DF Souvenirs

Restarting in Christchurch

  • Persistence and patience has paid off for the South Island business owners of DF Souvenirs, John Schneideman and his two sons Peter and Richard.
  • After their Christchurch store was damaged in the earthquakes, PwC has helped the family to get an insurance payout they’re happy with.

The popular Colombo Street tourist shop, which has been operating since 1968, was red stickered and prohibited from being occupied in the February 2011 earthquake. While the file server was retrieved after 10 days, it was months before remaining stock and shop fittings could be salvaged.

“We got an insurance payment for outdated stock, but when it came to the building we had tremendous hassles. Our insurers wanted to repair it and we didn’t think it was repairable, so we engaged a firm of engineers to assess it. It wasn’t until the building adjacent to us was demolished that ours too was deemed dangerous and also agreed for demolition.” says John Schneideman.

With help from the Canterbury Earthquake Recovery Authority (CERA), lawyers and an independent engineering report, the Schneideman family received a progress payment to the value of indemnity and are entitled to full replacement cover to use when they are able to build again. However, the biggest battle was yet to come – their business interruption claim.

How we’ve helped

“We felt we knew what was right and insured for, but we needed professional help and assistance to get there and that’s where PwC came into the equation. Originally we were offered well below the amount that we thought we were entitled to. PwC spent 18 months doing a tremendous amount of work, going backwards and forwards and getting a wee bit more each time. In the end we got double the amount we were first offered, an outcome much more in line with our original expectations.” says Mr Schneideman.

The outcome was a huge relief after 18 months of stress, blood, sweat and tears.

“It was a very, very stressful process for the whole family. My sons Richard and Peter run the business, and while so far it hasn’t affected their income, it will. The family is still in the dark as to whether they’ll be able to rebuild on the central city land they’ve owned since 1974. They’ve been told by CERA it’s in the planned arts, culture and education precinct so may be compulsorily acquired. We want to move forward but are prohibited in doing so until we know what’s happening with our land. We really want to retain our land because there is nothing else being built in Christchurch big enough and close to retail areas. Our land is going to be next to the new conference centre and hotels; the perfect spot for us.” says Mr Schneideman.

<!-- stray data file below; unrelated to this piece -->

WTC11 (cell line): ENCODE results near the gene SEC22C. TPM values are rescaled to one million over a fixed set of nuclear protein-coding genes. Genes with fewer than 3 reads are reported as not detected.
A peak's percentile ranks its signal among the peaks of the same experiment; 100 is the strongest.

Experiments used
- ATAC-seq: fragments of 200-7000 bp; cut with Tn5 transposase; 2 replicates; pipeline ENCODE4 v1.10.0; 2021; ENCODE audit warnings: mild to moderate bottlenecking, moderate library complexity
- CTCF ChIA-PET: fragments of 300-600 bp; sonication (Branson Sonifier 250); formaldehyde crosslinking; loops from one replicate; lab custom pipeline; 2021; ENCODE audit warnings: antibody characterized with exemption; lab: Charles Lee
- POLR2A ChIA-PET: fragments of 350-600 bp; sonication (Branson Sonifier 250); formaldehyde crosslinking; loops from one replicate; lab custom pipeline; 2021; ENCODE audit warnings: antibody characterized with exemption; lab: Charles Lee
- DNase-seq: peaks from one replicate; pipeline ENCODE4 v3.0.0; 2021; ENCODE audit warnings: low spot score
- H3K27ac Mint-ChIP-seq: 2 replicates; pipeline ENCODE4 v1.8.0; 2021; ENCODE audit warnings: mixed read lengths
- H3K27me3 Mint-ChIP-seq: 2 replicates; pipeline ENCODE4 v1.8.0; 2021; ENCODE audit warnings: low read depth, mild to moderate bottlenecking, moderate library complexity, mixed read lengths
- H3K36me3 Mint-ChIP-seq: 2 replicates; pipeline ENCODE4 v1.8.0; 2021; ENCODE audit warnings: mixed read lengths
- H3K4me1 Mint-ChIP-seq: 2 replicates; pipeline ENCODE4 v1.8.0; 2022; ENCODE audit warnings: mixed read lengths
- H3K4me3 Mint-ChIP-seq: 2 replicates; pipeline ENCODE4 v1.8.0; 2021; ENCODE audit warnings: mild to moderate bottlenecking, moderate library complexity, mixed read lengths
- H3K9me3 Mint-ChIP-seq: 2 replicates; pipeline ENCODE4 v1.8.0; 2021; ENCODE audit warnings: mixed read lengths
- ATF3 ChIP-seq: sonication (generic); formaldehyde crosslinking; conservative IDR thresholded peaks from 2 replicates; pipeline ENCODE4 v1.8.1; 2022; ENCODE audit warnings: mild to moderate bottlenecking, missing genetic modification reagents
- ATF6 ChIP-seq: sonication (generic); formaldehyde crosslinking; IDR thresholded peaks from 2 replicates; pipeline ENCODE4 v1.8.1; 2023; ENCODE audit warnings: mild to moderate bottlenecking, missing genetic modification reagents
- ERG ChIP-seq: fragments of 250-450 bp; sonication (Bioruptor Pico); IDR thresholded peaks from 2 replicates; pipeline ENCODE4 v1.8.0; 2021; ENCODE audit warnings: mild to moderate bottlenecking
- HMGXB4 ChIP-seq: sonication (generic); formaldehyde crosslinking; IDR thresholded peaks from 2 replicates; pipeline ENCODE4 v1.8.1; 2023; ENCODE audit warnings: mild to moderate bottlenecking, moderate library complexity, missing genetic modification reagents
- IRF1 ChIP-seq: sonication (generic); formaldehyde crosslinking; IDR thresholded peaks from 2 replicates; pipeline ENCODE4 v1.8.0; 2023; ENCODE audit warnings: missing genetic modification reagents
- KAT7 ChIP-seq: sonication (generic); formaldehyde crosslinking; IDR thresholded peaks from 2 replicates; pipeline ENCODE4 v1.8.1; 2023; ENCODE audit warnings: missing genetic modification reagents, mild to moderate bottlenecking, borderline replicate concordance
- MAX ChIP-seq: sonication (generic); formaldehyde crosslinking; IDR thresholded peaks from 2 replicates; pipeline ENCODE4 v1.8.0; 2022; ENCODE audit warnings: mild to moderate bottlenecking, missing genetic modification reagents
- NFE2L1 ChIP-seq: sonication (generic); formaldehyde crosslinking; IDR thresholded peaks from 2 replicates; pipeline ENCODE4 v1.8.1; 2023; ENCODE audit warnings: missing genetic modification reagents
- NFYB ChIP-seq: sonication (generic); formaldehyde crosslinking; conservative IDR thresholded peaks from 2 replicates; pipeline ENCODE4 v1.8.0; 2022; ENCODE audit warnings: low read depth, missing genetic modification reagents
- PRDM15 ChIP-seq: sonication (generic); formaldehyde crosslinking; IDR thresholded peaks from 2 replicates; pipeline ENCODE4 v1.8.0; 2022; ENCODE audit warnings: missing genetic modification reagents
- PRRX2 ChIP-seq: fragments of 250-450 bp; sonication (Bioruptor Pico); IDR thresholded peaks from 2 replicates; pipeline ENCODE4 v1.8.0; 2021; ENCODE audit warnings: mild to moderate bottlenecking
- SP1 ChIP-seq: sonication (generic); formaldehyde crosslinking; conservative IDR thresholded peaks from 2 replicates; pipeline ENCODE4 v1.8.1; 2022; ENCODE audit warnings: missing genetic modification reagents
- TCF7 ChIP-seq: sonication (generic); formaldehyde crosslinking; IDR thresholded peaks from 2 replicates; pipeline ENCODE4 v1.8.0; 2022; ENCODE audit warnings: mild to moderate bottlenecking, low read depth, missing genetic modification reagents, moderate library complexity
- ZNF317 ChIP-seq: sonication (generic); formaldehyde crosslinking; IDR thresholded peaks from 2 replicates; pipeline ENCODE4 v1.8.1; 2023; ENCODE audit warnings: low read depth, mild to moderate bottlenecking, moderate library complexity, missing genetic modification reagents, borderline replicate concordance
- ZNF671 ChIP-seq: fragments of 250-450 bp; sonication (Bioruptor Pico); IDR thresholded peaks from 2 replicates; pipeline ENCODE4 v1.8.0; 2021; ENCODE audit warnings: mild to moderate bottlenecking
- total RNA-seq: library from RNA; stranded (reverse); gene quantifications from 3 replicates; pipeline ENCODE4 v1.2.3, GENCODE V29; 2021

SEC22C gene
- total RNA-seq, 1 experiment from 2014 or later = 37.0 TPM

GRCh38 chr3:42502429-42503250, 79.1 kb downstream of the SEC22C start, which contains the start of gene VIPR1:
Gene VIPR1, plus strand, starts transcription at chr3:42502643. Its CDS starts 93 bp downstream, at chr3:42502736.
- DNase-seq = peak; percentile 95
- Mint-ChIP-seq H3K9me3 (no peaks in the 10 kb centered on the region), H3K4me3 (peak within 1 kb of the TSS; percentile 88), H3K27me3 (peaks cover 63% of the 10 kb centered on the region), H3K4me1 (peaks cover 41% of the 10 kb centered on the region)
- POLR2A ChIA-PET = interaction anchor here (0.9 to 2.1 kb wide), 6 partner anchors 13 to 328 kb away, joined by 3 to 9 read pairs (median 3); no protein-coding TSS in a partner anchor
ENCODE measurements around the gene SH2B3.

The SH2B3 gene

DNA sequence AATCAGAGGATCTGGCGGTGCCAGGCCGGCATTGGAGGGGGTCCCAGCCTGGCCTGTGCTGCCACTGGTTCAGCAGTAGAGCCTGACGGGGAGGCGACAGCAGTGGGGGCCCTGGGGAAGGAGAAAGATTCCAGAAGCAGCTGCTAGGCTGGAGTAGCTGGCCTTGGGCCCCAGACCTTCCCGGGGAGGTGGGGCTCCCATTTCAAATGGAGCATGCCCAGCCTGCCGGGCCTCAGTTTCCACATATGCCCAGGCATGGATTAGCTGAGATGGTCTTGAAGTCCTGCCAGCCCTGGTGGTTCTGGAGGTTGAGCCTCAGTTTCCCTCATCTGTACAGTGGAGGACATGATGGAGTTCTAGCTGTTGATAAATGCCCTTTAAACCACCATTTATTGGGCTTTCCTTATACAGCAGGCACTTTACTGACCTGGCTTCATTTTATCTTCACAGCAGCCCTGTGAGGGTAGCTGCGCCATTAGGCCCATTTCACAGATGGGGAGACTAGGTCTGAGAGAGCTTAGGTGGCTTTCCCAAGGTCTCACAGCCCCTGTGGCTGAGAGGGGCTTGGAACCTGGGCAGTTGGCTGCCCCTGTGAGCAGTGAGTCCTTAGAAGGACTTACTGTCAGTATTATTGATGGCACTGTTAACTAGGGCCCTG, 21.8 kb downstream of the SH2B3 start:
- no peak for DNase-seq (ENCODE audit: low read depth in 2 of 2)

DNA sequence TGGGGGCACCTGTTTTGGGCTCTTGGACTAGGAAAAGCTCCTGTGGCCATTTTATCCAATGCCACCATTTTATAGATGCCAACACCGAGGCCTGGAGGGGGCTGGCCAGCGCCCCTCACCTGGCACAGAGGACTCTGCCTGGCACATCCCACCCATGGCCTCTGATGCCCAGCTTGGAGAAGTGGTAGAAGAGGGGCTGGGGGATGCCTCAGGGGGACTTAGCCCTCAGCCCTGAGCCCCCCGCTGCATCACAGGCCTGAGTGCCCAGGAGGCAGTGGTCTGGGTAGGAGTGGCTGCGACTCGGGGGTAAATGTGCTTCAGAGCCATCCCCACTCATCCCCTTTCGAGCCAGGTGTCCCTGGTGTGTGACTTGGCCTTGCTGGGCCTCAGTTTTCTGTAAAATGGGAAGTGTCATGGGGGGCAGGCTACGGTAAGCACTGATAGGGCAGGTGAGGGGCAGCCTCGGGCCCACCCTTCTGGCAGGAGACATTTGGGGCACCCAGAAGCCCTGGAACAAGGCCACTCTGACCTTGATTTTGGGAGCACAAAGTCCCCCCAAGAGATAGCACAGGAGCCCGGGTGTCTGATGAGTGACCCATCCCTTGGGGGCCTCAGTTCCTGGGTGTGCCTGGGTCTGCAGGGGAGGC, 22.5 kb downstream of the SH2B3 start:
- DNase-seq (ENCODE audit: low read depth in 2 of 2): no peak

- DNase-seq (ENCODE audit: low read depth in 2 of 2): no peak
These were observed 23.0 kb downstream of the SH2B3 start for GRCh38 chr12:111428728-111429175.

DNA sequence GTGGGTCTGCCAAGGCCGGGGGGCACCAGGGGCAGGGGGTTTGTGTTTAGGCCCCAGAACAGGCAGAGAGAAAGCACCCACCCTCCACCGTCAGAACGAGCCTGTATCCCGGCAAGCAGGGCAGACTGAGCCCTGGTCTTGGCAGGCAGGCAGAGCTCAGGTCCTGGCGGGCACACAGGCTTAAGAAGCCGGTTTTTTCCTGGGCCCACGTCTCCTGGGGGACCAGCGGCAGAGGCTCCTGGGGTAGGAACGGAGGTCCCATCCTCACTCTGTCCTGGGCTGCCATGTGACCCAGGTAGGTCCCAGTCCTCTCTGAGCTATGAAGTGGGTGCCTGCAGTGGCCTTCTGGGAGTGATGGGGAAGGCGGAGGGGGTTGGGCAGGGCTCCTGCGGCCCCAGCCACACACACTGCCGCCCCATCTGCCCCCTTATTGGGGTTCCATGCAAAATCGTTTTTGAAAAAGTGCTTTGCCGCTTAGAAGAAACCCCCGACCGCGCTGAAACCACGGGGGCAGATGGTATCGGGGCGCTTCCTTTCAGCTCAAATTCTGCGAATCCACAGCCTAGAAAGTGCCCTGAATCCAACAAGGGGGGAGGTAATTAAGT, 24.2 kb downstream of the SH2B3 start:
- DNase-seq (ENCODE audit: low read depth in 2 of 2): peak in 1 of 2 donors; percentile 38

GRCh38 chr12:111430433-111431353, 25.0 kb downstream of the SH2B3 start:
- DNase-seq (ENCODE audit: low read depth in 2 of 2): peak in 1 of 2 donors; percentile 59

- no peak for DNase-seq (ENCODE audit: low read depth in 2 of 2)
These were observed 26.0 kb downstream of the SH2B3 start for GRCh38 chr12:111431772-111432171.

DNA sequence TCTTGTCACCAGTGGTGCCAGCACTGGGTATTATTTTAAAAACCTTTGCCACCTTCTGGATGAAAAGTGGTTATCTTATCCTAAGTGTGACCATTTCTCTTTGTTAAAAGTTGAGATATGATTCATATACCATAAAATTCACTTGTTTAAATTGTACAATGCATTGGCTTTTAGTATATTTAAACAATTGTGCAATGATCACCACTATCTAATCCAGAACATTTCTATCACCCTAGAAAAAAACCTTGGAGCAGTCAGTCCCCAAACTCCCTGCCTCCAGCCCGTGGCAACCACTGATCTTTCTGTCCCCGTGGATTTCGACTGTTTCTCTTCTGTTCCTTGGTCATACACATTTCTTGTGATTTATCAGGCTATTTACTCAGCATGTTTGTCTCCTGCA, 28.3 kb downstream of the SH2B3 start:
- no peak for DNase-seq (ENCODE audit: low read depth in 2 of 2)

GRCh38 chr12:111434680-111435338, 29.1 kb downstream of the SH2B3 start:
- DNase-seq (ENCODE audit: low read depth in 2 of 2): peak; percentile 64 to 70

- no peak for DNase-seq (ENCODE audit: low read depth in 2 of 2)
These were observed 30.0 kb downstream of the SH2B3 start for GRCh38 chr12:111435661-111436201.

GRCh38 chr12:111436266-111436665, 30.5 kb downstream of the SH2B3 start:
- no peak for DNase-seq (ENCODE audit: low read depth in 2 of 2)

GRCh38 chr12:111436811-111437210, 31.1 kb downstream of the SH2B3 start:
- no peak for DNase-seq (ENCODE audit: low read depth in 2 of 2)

Moving forward

As a temporary measure, DF Souvenirs opened a store in the Re:START Mall in Cashel Mall and extended its lease for a third time until June 2014. “We did it to ensure we could keep our administration staff, who also manage our Queenstown store. We expected to break-even but it’s turned out better than that – it’s profitable. It’s great but we still don’t know what will happen come next June, we don’t have a crystal ball.” says Mr Schneideman.

While they wait for the verdict on their original site, Mr Schneideman’s sons are determined to find premises in the Cashel Mall area for a second Christchurch store. “We don’t want to stand still, we want to move forward but space is limited so it’s unlikely we’ll be able to do anything for another 12 to 18 months. It is actually out of our control at this stage,” he adds.

The Schneideman family opened the first Duty Free Shop at the Christchurch Airport in the early sixties before selling to American company Duty Free Shoppers. DF Souvenirs has been operating in Christchurch for more than 45 years and Queenstown for 19 years. “We considered setting up in the North Island but believe that to be successful one of the family needs to be on site. Even though we live in a munted city, we don’t want to leave!” concludes Mr Schneideman.

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Canterbury office

T: +64 3 374 3000
F: +64 3 374 3001

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